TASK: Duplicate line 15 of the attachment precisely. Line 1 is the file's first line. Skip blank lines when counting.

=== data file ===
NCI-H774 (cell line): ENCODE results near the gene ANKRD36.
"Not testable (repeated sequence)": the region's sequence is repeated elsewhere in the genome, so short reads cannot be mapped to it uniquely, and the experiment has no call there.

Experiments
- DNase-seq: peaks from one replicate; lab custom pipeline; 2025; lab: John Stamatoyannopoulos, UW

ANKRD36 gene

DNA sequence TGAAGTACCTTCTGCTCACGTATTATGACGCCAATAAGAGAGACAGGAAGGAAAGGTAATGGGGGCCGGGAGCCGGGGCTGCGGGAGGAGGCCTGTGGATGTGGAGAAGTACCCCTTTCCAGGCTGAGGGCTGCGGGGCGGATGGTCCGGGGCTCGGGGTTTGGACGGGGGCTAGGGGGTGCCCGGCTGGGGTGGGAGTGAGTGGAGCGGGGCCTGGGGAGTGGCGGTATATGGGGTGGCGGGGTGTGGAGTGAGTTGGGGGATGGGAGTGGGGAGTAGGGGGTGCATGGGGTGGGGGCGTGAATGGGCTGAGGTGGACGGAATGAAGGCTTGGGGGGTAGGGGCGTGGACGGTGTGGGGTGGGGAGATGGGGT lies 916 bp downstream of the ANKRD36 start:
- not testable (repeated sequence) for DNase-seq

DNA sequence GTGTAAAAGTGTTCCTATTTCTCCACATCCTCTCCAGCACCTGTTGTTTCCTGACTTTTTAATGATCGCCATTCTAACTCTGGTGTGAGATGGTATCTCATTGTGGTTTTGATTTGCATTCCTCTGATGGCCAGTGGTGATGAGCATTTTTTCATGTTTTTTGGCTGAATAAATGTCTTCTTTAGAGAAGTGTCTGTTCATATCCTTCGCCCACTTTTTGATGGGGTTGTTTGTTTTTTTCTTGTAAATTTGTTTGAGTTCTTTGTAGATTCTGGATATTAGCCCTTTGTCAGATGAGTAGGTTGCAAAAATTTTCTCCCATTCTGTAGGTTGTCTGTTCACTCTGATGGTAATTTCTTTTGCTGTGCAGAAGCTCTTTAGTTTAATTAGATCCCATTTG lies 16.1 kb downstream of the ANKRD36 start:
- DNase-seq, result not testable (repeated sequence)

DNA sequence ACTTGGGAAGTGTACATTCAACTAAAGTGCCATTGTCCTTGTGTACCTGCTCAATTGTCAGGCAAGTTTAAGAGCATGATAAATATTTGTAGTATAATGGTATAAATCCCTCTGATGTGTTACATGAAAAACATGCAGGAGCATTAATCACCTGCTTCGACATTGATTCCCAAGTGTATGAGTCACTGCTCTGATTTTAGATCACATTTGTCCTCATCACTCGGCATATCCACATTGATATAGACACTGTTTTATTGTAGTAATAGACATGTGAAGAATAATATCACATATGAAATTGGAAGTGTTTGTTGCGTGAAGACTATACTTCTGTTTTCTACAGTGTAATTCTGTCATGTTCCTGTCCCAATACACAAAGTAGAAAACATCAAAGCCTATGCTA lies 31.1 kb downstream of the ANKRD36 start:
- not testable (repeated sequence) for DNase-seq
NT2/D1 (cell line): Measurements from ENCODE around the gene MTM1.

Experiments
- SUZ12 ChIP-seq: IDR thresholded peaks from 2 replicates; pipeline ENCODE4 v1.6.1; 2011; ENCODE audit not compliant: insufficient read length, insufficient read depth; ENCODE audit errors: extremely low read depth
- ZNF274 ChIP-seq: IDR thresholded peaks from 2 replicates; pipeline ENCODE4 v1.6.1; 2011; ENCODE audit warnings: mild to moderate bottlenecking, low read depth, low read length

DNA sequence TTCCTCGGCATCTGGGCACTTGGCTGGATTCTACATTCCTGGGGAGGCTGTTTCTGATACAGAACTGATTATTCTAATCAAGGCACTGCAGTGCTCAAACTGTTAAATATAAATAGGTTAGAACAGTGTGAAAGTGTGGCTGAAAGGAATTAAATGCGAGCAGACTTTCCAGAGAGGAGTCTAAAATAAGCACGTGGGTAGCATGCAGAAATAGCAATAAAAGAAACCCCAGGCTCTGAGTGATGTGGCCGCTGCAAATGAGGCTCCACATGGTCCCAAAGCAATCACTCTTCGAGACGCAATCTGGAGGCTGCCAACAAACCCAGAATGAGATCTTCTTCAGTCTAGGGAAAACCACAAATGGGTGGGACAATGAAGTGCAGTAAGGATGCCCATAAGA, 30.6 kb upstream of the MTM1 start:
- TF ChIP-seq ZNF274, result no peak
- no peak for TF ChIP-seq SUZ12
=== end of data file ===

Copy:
- ZNF274 ChIP-seq: IDR thresholded peaks from 2 replicates; pipeline ENCODE4 v1.6.1; 2011; ENCODE audit warnings: mild to moderate bottlenecking, low read depth, low read length